CC BY 4.0 · Thromb Haemost 2023; 123(01): 027-039
DOI: 10.1055/s-0042-1757876
Coagulation and Fibrinolysis

BAY 81-8973 Efficacy and Safety in Previously Untreated and Minimally Treated Children with Severe Hemophilia A: The LEOPOLD Kids Trial

Rolf Ljung
1   Department of Clinical Sciences Lund-Pediatrics, Lund University, Lund, Sweden
Anthony K. C. Chan
2   McMaster Children's Hospital, McMaster University, Hamilton, Ontario, Canada
Heidi Glosli
3   Centre for Rare Disorders and Department of Pediatric Research, Oslo University Hospital, Oslo, Norway
Olubunmi Afonja
4   Bayer, Whippany, New Jersey, United States
Bastian Becker
5   Bayer, Wuppertal, Germany
Despina Tseneklidou-Stoeter
6   Bayer, Berlin, Germany
7   Center for Thrombosis and Hemorrhagic Diseases, IRCCS Humanitas Research Hospital, Rozzano, Milan, Italy
Sonata Saulyte-Trakymiene
8   Clinic of Children's Diseases, Faculty of Medicine, Vilnius University Hospital Santaros Klinikos, Vilnius University, Vilnius, Lithuania
Gili Kenet
9   Sheba Medical Center, The Israeli National Hemophilia Center, The Amalia Biron Thrombosis Research Institute and The Sackler Medical School, Tel Aviv University, Tel-Hashomer, Israel
› Author Affiliations
Funding This study was funded by Bayer. Medical writing assistance was provided by Julie Smith of Julie Smith Medical Writing (Toronto, Canada) and was fully funded by Bayer.


Introduction BAY 81–8973, a full-length recombinant factor VIII for hemophilia A treatment, has been extensively evaluated in previously treated patients in the LEOPOLD (Long-Term Efficacy Open-Label Program in Severe Hemophilia A Disease) clinical trials.

Aim To assess BAY 81–8973 efficacy and safety when used for bleed prophylaxis and treatment in previously untreated/minimally treated patients (PUPs/MTPs).

Methods In this phase III, multicenter, open-label, uncontrolled study, PUPs/MTPs (<6 years old) with severe hemophilia A received BAY 81–8973 (15–50 IU/kg) at least once weekly as prophylaxis. Primary efficacy endpoint was the annualized bleeding rate (ABR) within 48 hours after prophylaxis infusion. Adverse events and immunogenicity were assessed. Patients who developed inhibitors were offered immune tolerance induction (ITI) treatment in an optional extension phase.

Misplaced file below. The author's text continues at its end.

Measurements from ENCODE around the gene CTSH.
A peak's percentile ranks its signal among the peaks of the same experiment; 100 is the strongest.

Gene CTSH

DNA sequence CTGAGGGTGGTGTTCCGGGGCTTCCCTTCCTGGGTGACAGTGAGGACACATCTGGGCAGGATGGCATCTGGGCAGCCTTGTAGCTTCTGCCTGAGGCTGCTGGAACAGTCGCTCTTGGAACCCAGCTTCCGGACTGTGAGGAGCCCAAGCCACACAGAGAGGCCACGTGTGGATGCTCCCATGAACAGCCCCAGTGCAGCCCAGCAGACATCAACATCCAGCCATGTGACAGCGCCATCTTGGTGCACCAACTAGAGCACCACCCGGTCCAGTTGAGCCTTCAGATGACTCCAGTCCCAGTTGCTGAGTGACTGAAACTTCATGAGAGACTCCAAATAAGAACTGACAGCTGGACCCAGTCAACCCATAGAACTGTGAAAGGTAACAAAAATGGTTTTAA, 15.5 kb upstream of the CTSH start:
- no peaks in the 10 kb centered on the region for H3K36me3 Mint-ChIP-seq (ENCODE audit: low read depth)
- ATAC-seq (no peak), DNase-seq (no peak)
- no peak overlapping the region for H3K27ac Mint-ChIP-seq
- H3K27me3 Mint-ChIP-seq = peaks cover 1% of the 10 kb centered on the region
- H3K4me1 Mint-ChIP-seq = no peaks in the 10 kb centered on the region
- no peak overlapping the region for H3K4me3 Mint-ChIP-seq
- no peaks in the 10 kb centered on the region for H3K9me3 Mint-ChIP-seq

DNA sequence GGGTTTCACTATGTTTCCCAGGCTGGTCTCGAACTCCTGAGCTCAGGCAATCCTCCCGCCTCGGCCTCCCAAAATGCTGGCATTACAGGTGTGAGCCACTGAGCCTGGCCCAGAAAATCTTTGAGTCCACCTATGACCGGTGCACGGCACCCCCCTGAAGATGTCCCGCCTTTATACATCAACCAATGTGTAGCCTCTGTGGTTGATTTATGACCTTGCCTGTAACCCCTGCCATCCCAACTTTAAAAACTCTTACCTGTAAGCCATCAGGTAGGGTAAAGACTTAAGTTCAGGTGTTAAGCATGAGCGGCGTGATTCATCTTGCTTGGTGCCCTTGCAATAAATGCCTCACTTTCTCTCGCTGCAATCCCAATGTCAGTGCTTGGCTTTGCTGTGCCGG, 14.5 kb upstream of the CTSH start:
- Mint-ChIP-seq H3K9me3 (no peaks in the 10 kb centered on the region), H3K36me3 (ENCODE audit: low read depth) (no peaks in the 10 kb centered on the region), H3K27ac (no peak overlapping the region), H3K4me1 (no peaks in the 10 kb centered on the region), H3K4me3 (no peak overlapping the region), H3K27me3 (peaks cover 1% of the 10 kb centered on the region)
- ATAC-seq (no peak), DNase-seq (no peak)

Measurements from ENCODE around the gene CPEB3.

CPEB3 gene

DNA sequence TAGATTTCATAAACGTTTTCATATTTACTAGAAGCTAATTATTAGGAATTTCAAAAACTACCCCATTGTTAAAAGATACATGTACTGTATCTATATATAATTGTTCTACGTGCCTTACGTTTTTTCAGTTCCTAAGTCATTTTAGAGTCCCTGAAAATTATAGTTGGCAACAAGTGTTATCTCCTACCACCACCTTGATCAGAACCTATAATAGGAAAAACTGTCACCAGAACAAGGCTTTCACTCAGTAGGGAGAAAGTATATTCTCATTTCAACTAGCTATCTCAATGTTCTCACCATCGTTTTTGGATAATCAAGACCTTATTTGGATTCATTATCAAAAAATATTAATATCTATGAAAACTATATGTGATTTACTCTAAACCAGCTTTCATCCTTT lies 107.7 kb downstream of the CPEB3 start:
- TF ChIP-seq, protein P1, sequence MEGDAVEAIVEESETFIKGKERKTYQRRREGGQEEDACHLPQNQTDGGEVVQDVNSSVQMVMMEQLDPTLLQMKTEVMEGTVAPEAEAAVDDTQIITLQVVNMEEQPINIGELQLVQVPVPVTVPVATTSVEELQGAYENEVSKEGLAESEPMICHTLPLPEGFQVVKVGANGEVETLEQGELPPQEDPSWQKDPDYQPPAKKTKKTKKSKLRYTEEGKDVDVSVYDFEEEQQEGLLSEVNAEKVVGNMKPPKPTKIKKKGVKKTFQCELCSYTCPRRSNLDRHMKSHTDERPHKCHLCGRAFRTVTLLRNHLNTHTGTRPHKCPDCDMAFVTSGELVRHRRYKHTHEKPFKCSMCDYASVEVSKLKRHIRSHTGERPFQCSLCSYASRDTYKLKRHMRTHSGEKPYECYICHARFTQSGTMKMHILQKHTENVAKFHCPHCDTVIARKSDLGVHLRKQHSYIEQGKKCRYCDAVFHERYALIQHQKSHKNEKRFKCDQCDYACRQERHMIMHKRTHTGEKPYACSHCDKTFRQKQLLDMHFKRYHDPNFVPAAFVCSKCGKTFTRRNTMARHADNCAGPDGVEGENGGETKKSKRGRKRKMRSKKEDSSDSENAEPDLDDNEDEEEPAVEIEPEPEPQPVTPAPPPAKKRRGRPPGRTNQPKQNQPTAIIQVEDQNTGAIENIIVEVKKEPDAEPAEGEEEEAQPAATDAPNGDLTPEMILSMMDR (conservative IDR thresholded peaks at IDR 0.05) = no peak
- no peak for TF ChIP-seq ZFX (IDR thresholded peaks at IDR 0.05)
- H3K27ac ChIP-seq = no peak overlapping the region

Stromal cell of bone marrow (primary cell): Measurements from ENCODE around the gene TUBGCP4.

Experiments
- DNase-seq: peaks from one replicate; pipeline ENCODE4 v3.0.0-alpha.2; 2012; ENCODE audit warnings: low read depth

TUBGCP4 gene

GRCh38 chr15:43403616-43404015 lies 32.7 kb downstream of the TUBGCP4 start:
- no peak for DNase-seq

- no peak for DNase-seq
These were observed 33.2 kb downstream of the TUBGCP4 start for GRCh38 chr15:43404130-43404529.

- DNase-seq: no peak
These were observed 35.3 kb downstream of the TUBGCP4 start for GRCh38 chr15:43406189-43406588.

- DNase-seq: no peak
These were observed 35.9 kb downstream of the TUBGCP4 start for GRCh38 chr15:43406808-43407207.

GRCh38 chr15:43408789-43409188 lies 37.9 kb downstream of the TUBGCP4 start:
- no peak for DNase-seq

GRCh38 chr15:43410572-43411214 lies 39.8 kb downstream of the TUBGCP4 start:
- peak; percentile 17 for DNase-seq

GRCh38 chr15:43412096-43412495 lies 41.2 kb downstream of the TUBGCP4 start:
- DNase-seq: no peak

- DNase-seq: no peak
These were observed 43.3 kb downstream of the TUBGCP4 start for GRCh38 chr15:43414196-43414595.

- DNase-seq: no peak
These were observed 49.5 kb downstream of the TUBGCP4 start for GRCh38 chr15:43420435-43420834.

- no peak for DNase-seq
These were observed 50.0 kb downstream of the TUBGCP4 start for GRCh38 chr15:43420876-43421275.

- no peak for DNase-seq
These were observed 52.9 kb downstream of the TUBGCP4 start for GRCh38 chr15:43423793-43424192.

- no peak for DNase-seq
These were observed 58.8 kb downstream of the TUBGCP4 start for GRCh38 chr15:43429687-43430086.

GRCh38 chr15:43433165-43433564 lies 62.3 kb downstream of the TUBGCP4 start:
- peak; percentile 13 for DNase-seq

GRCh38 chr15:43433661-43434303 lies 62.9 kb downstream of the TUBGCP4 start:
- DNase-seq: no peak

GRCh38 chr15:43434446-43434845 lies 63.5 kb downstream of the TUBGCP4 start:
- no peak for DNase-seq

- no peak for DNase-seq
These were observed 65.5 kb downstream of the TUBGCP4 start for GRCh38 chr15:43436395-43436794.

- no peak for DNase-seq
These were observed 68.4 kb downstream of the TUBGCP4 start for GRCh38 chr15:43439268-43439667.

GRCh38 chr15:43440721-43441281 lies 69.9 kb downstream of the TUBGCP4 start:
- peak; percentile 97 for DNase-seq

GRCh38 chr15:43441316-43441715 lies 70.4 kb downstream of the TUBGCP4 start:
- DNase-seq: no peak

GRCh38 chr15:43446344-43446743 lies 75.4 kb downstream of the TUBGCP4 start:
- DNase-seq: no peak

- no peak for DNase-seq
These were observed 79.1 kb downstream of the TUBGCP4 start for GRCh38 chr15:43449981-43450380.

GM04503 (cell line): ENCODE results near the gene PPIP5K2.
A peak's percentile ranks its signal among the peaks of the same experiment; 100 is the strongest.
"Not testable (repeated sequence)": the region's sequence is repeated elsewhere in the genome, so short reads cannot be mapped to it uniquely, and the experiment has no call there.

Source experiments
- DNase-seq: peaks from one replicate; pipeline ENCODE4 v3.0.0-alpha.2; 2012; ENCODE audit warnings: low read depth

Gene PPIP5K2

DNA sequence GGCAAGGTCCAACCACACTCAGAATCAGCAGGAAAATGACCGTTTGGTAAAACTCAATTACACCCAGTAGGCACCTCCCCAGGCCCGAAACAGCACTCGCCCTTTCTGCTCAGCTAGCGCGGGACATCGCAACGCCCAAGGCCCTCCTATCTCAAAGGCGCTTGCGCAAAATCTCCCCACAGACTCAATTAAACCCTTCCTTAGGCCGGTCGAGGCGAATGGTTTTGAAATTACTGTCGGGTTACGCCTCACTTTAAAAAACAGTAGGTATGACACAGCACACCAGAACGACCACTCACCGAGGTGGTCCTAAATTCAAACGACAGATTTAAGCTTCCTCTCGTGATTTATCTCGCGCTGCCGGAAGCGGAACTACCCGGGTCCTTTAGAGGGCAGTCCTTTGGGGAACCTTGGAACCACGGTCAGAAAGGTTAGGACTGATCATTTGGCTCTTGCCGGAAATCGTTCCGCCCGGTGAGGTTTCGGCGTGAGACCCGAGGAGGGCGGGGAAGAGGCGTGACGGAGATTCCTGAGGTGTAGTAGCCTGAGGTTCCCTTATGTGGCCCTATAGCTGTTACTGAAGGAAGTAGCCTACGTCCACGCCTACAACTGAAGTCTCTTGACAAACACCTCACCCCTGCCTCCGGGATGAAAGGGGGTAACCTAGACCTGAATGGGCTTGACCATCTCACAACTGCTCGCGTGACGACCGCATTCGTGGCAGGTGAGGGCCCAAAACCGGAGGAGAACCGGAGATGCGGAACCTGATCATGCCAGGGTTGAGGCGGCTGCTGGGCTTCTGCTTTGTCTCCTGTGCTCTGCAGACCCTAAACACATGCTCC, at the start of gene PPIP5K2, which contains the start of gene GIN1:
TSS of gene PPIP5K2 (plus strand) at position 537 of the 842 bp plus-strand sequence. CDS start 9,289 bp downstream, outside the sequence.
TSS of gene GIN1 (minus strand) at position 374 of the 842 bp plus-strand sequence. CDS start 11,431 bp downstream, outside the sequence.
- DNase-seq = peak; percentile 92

Results Fifty-two patients were enrolled, with 43 patients (mean age: 13.6 months) treated. Median (interquartile range) ABR for all bleeds within 48 hours of prophylaxis infusion was 0.0 (0.0–1.8) among patients without inhibitors (n = 20) and 0.0 (0.0–2.2) among all patients. As expected, inhibitors were the most frequent treatment-related adverse event (high titer: 17 [39.5%] patients; low titer: 6 [13.9%] patients). Six of 12 patients who underwent ITI treatment in the extension phase (high titer [n = 5], low titer [n = 1]) achieved a negative inhibitor titer.

Conclusion BAY 81–8973 was effective for bleed prevention and treatment in PUPs/MTPs. The observed inhibitor rate was strongly influenced by a cluster of inhibitor cases, and consequently, slightly higher than in other PUP/MTP studies. Overall, the BAY 81–8973 benefit–risk profile remains unchanged and supported by ongoing safety surveillance. Immune tolerance can be achieved with BAY 81–8973.

Supplementary Material

Publication History

Received: 08 March 2022

Accepted: 30 August 2022

Article published online:
10 January 2023

© 2023. The Author(s). This is an open access article published by Thieme under the terms of the Creative Commons Attribution License, permitting unrestricted use, distribution, and reproduction so long as the original work is properly cited. (

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